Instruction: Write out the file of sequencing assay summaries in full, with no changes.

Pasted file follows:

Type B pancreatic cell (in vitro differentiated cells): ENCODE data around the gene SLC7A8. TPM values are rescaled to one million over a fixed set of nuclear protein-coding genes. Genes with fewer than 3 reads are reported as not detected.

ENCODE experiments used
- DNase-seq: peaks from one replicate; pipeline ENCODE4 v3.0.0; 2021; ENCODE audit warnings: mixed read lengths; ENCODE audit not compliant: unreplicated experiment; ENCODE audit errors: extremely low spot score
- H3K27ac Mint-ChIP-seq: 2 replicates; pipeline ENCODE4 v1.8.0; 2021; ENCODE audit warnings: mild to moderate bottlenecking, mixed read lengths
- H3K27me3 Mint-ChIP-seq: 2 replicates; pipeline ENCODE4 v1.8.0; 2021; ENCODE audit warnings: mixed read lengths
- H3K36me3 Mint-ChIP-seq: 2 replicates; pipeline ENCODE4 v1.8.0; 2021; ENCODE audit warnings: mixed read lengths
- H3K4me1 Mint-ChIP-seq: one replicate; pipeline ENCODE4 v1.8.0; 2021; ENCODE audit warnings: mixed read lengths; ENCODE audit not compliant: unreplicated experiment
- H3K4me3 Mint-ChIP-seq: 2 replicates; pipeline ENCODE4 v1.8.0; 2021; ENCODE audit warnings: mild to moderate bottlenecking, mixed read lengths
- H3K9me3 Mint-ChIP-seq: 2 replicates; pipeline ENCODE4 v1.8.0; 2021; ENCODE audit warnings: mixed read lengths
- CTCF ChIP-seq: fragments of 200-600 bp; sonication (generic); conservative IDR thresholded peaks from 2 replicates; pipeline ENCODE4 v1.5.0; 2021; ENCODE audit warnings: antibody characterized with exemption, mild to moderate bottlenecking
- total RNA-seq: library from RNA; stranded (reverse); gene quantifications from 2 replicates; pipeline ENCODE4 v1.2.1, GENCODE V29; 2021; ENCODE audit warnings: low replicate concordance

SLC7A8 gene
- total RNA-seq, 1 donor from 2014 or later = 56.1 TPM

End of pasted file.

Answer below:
Type B pancreatic cell (in vitro differentiated cells): ENCODE data around the gene SLC7A8. TPM values are rescaled to one million over a fixed set of nuclear protein-coding genes. Genes with fewer than 3 reads are reported as not detected.

ENCODE experiments used
- DNase-seq: peaks from one replicate; pipeline ENCODE4 v3.0.0; 2021; ENCODE audit warnings: mixed read lengths; ENCODE audit not compliant: unreplicated experiment; ENCODE audit errors: extremely low spot score
- H3K27ac Mint-ChIP-seq: 2 replicates; pipeline ENCODE4 v1.8.0; 2021; ENCODE audit warnings: mild to moderate bottlenecking, mixed read lengths
- H3K27me3 Mint-ChIP-seq: 2 replicates; pipeline ENCODE4 v1.8.0; 2021; ENCODE audit warnings: mixed read lengths
- H3K36me3 Mint-ChIP-seq: 2 replicates; pipeline ENCODE4 v1.8.0; 2021; ENCODE audit warnings: mixed read lengths
- H3K4me1 Mint-ChIP-seq: one replicate; pipeline ENCODE4 v1.8.0; 2021; ENCODE audit warnings: mixed read lengths; ENCODE audit not compliant: unreplicated experiment
- H3K4me3 Mint-ChIP-seq: 2 replicates; pipeline ENCODE4 v1.8.0; 2021; ENCODE audit warnings: mild to moderate bottlenecking, mixed read lengths
- H3K9me3 Mint-ChIP-seq: 2 replicates; pipeline ENCODE4 v1.8.0; 2021; ENCODE audit warnings: mixed read lengths
- CTCF ChIP-seq: fragments of 200-600 bp; sonication (generic); conservative IDR thresholded peaks from 2 replicates; pipeline ENCODE4 v1.5.0; 2021; ENCODE audit warnings: antibody characterized with exemption, mild to moderate bottlenecking
- total RNA-seq: library from RNA; stranded (reverse); gene quantifications from 2 replicates; pipeline ENCODE4 v1.2.1, GENCODE V29; 2021; ENCODE audit warnings: low replicate concordance

SLC7A8 gene
- total RNA-seq, 1 donor from 2014 or later = 56.1 TPM